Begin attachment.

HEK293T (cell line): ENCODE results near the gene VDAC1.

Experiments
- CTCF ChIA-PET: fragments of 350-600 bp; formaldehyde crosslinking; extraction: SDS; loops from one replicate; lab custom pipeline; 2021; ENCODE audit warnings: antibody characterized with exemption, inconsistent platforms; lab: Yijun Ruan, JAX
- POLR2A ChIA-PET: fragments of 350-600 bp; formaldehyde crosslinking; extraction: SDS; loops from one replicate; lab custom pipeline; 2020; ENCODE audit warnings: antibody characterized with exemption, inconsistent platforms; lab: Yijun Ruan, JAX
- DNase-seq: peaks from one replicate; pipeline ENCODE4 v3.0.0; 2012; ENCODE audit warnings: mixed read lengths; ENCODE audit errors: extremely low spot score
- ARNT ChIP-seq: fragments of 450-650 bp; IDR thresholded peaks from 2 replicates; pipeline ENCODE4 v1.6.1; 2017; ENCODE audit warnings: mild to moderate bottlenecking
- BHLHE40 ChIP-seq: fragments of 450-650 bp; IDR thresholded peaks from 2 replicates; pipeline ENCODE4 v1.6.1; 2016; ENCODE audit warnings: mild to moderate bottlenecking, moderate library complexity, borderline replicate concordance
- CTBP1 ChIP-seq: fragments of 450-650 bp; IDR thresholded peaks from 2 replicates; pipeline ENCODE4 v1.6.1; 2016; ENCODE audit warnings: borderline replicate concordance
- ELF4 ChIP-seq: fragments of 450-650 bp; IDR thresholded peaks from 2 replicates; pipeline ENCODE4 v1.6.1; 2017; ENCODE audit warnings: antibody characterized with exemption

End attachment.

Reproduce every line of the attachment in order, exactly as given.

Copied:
HEK293T (cell line): ENCODE results near the gene VDAC1.

Experiments
- CTCF ChIA-PET: fragments of 350-600 bp; formaldehyde crosslinking; extraction: SDS; loops from one replicate; lab custom pipeline; 2021; ENCODE audit warnings: antibody characterized with exemption, inconsistent platforms; lab: Yijun Ruan, JAX
- POLR2A ChIA-PET: fragments of 350-600 bp; formaldehyde crosslinking; extraction: SDS; loops from one replicate; lab custom pipeline; 2020; ENCODE audit warnings: antibody characterized with exemption, inconsistent platforms; lab: Yijun Ruan, JAX
- DNase-seq: peaks from one replicate; pipeline ENCODE4 v3.0.0; 2012; ENCODE audit warnings: mixed read lengths; ENCODE audit errors: extremely low spot score
- ARNT ChIP-seq: fragments of 450-650 bp; IDR thresholded peaks from 2 replicates; pipeline ENCODE4 v1.6.1; 2017; ENCODE audit warnings: mild to moderate bottlenecking
- BHLHE40 ChIP-seq: fragments of 450-650 bp; IDR thresholded peaks from 2 replicates; pipeline ENCODE4 v1.6.1; 2016; ENCODE audit warnings: mild to moderate bottlenecking, moderate library complexity, borderline replicate concordance
- CTBP1 ChIP-seq: fragments of 450-650 bp; IDR thresholded peaks from 2 replicates; pipeline ENCODE4 v1.6.1; 2016; ENCODE audit warnings: borderline replicate concordance
- ELF4 ChIP-seq: fragments of 450-650 bp; IDR thresholded peaks from 2 replicates; pipeline ENCODE4 v1.6.1; 2017; ENCODE audit warnings: antibody characterized with exemption